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B.C. hotels could pivot to affordable multi-family rental housing

A plunge in revenue could be a window of opportunity for some hotels in Vancouver and across the province
The Howard Johnson on Granville in Vancouver

A dramatic plunge in hotel revenue due to COVID-19 and a subsequent demand for subsidized housing have opened a window of opportunity for some hotels to convert to multi-family rentals, according to an Altus Group analyst.

But such conversions are a one-way street, regardless of the future direction of hotel revenues, cautioned Qaiser Mian, a senior director in the hospitality and seniors housing practice of Altus in Toronto. 

In March, Canada’s hotels experienced a 90% drop in revenue as occupancy plummeted to less than 5% nationally, reports the Hotel Association of Canada. 

Things have not improved much since. The president of the BC Hotel Association, Ingrid Jarret, said Vancouver hotels had a 7% occupancy rate during the July 17-19 weekend, and hotels in remote locations are also struggling.

CBRE Hotels is forecasting that Canadian hotel revenue will be down 50% this year and will remain at less than 20% capacity in 2021.

“Only after 36 months is the hotel sector forecast to return to pre-COVID-19 performance, “ according to the CBRE Hotels Q1 2020 Update.

“Hotel owners and operators are experiencing massive revenue losses, while fixed costs remain relatively unchanged and future demand for hotel rooms is uncertain,” said Mian. He added that strict COVID-19 restrictions are adding layers of additional costs.

With little or no cash flowing in and carrying costs continuing, some hotel owners will be forced to sell or transform their assets to other uses, he said.

Multi-family rentals could be an option, Mian argues, especially for small portfolios or single-owner hotel properties.

While some hotel owners may consider transforming assets to seniors’ rental housing or rentals for students, both require a local demographic catchment and the latter is challenged because of the decline in foreign students this year due to COVID-19 travel restrictions and school closures.

Affordable rental housing, which is being widely promoted by all levels of government, appears the most viable option, Mian noted.

Under its National Housing Strategy, the federal government allocated $55 billion in the 2019 budget to this 10-year plan to help reduce homelessness and improve housing affordability, All levels of government are jointly delivering this strategy. 

“But it’s challenging for municipalities to cost-effectively build this type of housing. Conversions of hotels with a complementary floor plate can present an attractive solution. At the same time, affordable housing is needed in both major urban centres and smaller markets,” Mian noted.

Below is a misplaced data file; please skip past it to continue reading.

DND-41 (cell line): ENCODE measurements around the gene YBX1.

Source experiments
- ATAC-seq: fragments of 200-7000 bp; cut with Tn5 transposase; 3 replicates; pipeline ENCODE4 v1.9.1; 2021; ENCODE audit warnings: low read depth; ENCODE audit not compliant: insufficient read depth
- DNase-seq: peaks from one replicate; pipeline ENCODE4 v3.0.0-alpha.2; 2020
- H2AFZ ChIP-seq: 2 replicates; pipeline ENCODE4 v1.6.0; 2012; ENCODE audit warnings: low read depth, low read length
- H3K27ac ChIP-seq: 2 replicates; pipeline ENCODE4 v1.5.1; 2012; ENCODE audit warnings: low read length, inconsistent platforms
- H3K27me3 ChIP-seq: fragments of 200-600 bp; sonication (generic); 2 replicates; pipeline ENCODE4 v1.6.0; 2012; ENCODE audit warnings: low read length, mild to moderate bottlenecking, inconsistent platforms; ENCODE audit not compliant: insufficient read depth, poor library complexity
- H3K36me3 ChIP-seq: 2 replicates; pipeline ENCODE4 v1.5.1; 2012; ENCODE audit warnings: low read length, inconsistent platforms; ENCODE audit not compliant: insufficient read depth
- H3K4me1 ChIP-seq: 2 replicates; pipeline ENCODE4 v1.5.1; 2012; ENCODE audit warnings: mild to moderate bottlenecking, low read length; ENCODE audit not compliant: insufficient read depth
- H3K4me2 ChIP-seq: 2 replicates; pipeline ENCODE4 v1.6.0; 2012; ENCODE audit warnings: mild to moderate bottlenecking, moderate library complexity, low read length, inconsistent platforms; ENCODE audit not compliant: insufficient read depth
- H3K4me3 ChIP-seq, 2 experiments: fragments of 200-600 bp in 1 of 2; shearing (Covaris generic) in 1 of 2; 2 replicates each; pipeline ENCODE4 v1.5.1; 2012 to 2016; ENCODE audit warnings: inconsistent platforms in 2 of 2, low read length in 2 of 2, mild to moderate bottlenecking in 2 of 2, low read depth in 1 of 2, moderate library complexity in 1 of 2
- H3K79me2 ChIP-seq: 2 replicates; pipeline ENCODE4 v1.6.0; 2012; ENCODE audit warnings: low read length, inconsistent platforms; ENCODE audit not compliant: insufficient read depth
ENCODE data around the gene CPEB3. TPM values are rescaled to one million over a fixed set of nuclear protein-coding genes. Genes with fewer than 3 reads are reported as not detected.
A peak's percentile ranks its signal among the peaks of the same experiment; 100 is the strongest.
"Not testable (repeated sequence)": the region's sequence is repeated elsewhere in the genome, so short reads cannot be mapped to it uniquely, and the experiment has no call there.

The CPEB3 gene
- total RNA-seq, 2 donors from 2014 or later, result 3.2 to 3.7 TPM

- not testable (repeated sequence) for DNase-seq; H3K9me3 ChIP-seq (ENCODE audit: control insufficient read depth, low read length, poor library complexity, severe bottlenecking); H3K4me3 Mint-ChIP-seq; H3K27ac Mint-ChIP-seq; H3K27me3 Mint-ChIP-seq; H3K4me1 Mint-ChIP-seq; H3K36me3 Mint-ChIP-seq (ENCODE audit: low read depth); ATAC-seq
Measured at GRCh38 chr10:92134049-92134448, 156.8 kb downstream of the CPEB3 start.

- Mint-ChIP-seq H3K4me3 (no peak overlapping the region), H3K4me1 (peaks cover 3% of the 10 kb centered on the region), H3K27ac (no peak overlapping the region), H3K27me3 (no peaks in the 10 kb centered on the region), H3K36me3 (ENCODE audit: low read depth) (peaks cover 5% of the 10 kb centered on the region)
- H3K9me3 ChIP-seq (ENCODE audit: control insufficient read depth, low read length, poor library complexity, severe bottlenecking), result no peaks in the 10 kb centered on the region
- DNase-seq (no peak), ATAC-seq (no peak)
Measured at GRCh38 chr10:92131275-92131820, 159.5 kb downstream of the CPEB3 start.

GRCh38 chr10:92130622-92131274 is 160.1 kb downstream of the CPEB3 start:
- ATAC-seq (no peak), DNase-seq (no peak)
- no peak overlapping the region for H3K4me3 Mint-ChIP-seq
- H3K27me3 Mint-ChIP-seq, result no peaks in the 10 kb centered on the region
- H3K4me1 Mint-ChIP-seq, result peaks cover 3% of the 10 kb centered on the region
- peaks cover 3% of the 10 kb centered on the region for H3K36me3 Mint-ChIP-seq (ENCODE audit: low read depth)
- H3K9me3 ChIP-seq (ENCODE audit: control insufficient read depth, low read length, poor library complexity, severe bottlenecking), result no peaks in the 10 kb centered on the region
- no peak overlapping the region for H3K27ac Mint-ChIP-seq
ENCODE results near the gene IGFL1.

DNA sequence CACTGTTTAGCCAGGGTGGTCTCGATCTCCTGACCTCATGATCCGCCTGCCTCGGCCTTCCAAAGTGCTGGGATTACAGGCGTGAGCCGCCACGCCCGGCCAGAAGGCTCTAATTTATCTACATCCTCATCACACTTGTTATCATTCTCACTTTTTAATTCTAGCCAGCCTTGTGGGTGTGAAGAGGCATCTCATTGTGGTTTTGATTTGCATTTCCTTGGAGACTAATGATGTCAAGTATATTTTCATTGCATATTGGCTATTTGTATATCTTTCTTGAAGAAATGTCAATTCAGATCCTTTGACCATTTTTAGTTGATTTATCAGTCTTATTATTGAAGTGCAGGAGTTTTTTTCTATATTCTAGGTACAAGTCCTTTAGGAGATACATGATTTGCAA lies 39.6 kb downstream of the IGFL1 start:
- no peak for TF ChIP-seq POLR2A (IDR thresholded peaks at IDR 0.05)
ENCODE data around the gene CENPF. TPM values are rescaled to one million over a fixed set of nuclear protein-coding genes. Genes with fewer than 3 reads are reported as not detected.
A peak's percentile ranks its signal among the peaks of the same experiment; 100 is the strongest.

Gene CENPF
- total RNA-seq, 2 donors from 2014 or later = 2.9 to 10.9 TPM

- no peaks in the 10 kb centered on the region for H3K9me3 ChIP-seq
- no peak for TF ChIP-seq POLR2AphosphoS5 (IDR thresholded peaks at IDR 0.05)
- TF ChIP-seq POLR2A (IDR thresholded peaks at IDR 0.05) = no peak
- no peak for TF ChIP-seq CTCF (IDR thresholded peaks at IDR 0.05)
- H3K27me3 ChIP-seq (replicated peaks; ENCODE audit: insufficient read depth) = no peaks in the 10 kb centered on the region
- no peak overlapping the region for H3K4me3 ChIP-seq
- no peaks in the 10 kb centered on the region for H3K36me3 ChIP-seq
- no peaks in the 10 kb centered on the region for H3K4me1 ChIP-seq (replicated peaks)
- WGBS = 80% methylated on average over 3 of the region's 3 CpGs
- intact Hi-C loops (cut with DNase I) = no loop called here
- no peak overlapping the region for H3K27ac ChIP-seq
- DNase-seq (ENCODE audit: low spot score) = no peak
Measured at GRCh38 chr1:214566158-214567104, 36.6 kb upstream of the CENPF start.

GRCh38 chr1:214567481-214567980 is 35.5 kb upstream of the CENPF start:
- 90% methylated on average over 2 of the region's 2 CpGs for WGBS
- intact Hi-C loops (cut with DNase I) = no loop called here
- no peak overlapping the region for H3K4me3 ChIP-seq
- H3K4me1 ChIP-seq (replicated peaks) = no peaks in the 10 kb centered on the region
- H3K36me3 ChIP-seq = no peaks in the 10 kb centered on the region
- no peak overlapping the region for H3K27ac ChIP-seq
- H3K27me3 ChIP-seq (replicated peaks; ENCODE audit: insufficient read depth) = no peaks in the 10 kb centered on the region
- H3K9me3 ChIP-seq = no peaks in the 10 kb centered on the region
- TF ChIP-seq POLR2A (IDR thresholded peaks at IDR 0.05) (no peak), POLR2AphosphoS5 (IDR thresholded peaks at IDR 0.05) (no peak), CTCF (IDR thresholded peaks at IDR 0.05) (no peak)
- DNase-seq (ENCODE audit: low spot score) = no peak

The B.C. government, for example, has purchased four hotels, in Victoria and Vancouver to provide temporary housing for the homeless. The province plans to convert the hotels into long-term, subsidized rentals.

Recently, the non-profit Horizon Housing Society in Calgary purchased a local hotel, The Elan, with plans to convert it into 62 affordable housing units.

hotel-elan-calgaryHotel Elan in Calgary

“It’s helpful to keep in mind that affordable housing is independent of economic cycles so it’s a particularly appealing alternative use for hotel properties”, Mian said.

“Crucially, financial and other support is available from various levels of government to induce supply,” he added.

In B.C., the province paid well above the BC Assessment value for each of the hotels it purchased, despite a lack of competing bids.

Hotel analysts say not all hotel owners would find it feasible to convert to rental housing due to what could be a short-term downturn. 

Mian noted that there is little chance of reversing a decision to turn a hotel into multi-family housing.

“This is not a hold strategy. This is a shift, a pivot in the use of the building going forward,” he said. 

“The hotel sector continues to struggle and will face challenges until travel restrictions are lifted, but the industry-wide occupancy has been consistently improving since April and we anticipate a full recovery by 2023,” said Carrie Russell, managing partner of North Vancouver-based HVS, a hotel industry consultancy.

“In downtown Vancouver for example, current occupancy is extremely low, but prior to the pandemic there was a shortage of hotel rooms. Once the recovery is in full swing, the downtown will likely be back to high occupancy levels,” Russell forecast.

Read more from the Western Investor